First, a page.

All Aboard! Bringing PatientsLikeMe to Transplant “Gamers”

Posted August 9th, 2010 by

www.flickr.com

PatientsLikeMeinMotion's 2010 Transplant Games photoset
2010 Transplant Games photoset

As you may know from reading Molly’s post last week, a few of us from the PatientsLikeMe staff recently attended the National Kidney Foundation’s 2010 U.S. Transplant Games in Madison, WI. In addition to supporting some of our current nonprofit and industry partners, PatientsLikeMe was an exhibitor at this year’s event. Our goal was to meet as many “Gamers” as possible to hear more about their journeys and to introduce our community where thousands of others are sharing their experiences. (Check out some of the more memorable moments in our photo gallery of the Games on our PatientsLikeMeInMotionTM Flickr page).

If you were a “pin trader” at the Games (a tradition akin to the “trading” that happens at Disney World), you probably walked around with our PatientsLikeMe-branded pin bag hanging from your lanyard or clipped to your belt loop. We gave out thousands of these small blue bags! Or maybe you stopped by the booth to grab a mousepad for a friend, take some leaflets for your clinic or steal a piece of chocolate for an afternoon sugar boost. Regardless of the reason, it was our pleasure to be there and support you in whatever way we could. Below is a video we showed at the booth to help people learn more about our transplants community. (Thanks to our colleagues Aaron and Adam for pulling it together!)

In the middle of day two at the booth, one gentleman stopped by and said to me – “I had my transplant years ago. I don’t really need social support at this point, so, tell me, why would I join a community like this?” And he waited patiently for the answer.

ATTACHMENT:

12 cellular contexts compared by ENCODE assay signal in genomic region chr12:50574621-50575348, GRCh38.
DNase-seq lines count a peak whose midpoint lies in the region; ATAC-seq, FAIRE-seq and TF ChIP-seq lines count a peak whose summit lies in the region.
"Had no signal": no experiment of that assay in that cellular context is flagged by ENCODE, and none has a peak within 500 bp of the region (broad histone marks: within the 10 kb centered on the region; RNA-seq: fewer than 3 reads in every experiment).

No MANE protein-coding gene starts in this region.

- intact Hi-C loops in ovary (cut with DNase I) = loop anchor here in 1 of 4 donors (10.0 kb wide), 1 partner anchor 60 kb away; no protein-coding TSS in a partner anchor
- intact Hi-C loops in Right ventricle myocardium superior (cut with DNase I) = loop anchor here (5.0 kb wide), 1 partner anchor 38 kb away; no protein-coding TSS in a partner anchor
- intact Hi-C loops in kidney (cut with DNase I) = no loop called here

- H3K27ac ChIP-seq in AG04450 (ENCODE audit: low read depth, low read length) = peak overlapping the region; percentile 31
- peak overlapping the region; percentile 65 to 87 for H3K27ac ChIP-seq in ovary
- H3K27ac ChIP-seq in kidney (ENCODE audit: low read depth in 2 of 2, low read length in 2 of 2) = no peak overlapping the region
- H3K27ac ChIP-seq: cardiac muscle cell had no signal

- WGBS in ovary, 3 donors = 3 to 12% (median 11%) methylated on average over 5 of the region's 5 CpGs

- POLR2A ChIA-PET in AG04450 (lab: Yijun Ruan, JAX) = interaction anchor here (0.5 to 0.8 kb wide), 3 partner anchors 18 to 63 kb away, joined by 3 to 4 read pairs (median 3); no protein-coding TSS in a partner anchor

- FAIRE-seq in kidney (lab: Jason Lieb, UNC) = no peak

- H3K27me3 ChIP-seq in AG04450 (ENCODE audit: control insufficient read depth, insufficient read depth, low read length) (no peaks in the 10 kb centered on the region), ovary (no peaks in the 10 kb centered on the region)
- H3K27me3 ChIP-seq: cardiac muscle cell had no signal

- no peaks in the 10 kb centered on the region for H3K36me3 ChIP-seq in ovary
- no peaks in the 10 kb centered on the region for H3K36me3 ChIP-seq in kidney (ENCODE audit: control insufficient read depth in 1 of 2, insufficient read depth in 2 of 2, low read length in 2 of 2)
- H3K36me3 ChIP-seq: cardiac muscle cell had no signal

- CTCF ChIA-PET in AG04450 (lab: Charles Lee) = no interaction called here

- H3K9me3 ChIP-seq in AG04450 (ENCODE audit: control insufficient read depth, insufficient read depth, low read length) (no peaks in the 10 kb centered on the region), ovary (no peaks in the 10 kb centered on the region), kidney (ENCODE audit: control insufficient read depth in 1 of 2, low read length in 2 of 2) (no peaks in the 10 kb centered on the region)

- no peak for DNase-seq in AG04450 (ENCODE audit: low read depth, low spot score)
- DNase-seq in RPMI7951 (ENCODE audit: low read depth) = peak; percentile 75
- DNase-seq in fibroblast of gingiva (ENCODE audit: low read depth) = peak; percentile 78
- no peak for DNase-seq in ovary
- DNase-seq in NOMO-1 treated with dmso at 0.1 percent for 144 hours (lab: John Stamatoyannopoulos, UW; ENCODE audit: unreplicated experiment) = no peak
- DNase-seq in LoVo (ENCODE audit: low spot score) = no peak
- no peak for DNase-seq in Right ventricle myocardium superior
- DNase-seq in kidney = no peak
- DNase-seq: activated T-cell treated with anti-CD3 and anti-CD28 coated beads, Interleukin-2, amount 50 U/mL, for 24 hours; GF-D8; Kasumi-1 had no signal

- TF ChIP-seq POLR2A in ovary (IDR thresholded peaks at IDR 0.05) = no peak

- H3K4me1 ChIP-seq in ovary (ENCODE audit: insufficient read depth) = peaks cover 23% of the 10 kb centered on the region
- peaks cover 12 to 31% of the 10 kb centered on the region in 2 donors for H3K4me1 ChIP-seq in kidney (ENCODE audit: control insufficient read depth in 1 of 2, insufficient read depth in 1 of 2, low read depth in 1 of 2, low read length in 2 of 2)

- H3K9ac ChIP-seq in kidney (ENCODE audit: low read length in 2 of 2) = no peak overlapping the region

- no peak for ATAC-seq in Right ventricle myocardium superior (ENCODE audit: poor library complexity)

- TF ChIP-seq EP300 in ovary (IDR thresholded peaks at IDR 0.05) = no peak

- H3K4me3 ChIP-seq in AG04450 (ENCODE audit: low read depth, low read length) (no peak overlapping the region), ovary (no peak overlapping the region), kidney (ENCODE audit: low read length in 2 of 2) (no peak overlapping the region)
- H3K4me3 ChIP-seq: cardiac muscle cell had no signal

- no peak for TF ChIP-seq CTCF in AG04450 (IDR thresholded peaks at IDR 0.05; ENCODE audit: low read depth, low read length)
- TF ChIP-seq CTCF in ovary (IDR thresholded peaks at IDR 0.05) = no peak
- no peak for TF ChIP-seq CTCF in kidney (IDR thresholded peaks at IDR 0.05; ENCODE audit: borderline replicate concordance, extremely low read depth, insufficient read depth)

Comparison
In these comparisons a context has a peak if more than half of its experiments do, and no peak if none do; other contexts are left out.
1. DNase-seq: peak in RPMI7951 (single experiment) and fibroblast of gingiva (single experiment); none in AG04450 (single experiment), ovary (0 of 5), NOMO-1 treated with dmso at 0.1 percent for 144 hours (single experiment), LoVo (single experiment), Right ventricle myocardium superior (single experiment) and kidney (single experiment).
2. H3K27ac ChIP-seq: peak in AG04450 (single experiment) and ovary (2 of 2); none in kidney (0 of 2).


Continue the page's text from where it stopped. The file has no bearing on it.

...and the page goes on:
What I love about working for our company is that we don’t pretend to be something we’re not. If PatientsLikeMe is not for you, then it’s not for you. If our site were just a forum or simply a social network, then maybe he’d find little value in joining, and I told him that. But, he listened as I explained why we’re not just a forum. Some recipients still have questions about what they’re experiencing on a daily basis (e.g., “is it normal to still feel fatigue a few years after my transplant?”) and want to find information from patients’ real-world experiences. Other members create profiles to chart their own health over time and share that with their doctors; they may even choose not to interact with other patients. Still, we see many members – just like this gentleman – who had an organ transplant years before and are on our site to share their health journey so that others can learn from it. It’s this generosity in “giving back” that struck us from the first day we opened the doors to our online Transplant Community, and it’s what made the Transplant Games such an overwhelmingly inspirational experience. In the end, it was this generosity that made him say – “Well, good answer. I can jump on that wagon.” All aboard.

Thank you to everyone for doing what you do – online and off – to help raise awareness of organ transplantation and help others learn from your experiences.

PatientsLikeMe member lscanlon